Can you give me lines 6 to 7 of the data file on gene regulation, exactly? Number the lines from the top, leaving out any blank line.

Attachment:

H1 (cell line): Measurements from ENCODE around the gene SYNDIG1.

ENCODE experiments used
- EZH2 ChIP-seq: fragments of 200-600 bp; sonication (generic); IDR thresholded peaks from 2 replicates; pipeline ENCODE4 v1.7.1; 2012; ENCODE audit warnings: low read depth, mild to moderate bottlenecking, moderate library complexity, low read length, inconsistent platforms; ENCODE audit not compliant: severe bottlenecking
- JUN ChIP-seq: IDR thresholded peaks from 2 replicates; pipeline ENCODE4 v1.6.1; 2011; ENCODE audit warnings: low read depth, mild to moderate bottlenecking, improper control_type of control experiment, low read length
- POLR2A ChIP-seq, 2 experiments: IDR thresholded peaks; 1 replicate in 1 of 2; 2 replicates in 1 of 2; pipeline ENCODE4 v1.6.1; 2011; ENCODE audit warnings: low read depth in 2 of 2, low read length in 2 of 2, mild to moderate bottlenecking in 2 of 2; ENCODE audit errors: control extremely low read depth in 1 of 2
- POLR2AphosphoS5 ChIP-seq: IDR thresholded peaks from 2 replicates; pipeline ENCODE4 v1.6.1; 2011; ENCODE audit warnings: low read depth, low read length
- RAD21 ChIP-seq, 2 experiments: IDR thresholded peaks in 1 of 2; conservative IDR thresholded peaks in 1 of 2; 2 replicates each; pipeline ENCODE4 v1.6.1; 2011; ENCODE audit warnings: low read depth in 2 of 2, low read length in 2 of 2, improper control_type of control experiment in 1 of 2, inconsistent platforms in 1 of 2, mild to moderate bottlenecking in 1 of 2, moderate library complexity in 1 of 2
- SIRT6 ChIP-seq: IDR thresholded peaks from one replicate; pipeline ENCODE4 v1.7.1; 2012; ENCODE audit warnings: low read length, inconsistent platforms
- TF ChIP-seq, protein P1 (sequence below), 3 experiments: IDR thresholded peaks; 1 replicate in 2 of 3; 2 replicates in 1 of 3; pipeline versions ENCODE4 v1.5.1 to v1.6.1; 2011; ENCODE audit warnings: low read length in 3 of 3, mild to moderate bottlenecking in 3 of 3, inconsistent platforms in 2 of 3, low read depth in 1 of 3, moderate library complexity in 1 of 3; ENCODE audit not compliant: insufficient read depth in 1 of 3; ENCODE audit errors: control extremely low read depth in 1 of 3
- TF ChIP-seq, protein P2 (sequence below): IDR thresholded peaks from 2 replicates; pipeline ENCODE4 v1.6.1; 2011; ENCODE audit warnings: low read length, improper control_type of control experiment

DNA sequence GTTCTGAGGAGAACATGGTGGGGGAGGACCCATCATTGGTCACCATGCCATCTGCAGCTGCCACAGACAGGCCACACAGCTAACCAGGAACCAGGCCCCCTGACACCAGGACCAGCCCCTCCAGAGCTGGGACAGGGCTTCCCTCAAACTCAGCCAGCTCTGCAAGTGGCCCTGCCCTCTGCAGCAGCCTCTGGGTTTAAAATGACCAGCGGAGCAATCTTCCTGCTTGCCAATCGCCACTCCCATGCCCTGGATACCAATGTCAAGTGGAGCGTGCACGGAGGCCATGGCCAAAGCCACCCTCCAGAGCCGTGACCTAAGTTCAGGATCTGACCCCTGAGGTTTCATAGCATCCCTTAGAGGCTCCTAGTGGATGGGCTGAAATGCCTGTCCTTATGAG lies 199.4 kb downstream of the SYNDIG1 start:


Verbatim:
- POLR2AphosphoS5 ChIP-seq: IDR thresholded peaks from 2 replicates; pipeline ENCODE4 v1.6.1; 2011; ENCODE audit warnings: low read depth, low read length
- RAD21 ChIP-seq, 2 experiments: IDR thresholded peaks in 1 of 2; conservative IDR thresholded peaks in 1 of 2; 2 replicates each; pipeline ENCODE4 v1.6.1; 2011; ENCODE audit warnings: low read depth in 2 of 2, low read length in 2 of 2, improper control_type of control experiment in 1 of 2, inconsistent platforms in 1 of 2, mild to moderate bottlenecking in 1 of 2, moderate library complexity in 1 of 2